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Philippine policy makers are examining foreign capital inflows and investment in real estate to dodge excessive increases in currency valuation and housing prices, according to Finance Secretary Cesar Purisima.
“We are monitoring carefully the situation to make sure we don’t create problems down the road for us in terms of asset bubbles,” Purisima said in an interview yesterday at Bloomberg headquarters in New York. “We believe we are very far from the situation.”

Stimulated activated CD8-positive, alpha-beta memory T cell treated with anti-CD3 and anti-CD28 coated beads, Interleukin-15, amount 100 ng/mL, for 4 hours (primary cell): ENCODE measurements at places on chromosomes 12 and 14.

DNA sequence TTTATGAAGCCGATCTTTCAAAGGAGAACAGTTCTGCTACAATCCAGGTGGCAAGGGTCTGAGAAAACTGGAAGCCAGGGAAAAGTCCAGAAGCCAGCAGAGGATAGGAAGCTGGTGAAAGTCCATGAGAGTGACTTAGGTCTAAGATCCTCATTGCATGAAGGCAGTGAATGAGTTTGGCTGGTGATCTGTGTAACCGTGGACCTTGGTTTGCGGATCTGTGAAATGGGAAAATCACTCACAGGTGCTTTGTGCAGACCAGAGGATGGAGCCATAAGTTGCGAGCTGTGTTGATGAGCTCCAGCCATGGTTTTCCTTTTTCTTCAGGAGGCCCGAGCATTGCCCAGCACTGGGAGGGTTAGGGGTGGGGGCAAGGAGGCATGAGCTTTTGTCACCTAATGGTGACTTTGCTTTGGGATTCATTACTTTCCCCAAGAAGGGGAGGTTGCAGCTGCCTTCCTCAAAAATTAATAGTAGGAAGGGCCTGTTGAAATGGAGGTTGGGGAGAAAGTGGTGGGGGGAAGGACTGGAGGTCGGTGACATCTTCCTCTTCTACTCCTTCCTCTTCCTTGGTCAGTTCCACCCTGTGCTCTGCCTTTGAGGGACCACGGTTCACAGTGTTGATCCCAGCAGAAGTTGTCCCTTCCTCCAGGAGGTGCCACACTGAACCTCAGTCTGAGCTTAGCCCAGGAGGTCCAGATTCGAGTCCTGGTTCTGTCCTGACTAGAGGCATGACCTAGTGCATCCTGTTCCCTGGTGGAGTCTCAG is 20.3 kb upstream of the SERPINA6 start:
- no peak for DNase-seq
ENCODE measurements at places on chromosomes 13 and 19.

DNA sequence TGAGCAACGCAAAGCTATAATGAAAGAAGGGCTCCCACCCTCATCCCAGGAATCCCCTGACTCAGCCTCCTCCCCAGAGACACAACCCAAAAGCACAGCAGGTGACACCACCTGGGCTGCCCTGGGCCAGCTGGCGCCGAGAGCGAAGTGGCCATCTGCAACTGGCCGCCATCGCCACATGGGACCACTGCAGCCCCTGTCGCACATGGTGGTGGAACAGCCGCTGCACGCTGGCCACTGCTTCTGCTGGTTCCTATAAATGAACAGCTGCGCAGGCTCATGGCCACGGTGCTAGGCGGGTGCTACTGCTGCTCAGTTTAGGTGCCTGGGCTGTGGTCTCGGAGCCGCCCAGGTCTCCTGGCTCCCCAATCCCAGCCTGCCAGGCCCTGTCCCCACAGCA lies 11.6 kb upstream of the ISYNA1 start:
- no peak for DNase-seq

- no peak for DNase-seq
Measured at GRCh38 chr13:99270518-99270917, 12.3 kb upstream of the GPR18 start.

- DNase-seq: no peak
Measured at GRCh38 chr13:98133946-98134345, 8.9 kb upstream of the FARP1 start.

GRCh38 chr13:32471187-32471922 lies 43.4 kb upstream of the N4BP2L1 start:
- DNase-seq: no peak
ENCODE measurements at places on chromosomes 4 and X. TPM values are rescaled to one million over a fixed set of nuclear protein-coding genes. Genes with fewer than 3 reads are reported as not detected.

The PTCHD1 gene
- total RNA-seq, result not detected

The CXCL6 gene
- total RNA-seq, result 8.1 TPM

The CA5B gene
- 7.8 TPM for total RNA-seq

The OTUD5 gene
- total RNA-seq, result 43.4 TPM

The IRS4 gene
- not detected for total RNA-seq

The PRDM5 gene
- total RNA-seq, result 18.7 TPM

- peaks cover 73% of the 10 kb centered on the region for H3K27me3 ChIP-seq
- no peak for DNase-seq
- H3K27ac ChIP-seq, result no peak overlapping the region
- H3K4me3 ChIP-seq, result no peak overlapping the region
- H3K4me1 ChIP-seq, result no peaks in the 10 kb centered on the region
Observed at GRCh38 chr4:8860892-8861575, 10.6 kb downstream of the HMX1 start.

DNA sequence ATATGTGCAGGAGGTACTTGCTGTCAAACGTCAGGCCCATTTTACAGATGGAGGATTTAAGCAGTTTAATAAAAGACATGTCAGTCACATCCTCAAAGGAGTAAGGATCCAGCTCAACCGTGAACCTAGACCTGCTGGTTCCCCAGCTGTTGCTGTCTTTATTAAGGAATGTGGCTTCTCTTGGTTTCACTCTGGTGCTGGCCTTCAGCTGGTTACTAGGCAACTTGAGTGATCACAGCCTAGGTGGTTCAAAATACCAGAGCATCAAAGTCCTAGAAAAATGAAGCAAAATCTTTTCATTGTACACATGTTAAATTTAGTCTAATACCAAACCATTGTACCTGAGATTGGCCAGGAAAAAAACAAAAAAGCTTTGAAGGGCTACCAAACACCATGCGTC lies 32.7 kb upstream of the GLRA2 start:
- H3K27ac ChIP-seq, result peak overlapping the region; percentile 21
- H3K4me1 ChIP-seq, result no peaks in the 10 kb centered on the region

The peso has rallied 2 percent versus the dollar this year, the best performer among the most-traded Asian currencies tracked by Bloomberg.
Remittances from overseas workers and outsourcing from multinational companies, rather than speculators, are the main reasons to support the peso, according to Purisima, who is meeting with investors and credit-rating companies in the U.S.
The government is trying to direct foreign capital into infrastructure investment to help boost growth, he said.
The Philippine economy expanded 6.4 percent in the first quarter from a year earlier, the fastest pace since 2010, as President Benigno Aquino boosted government spending to counter faltering global demand.
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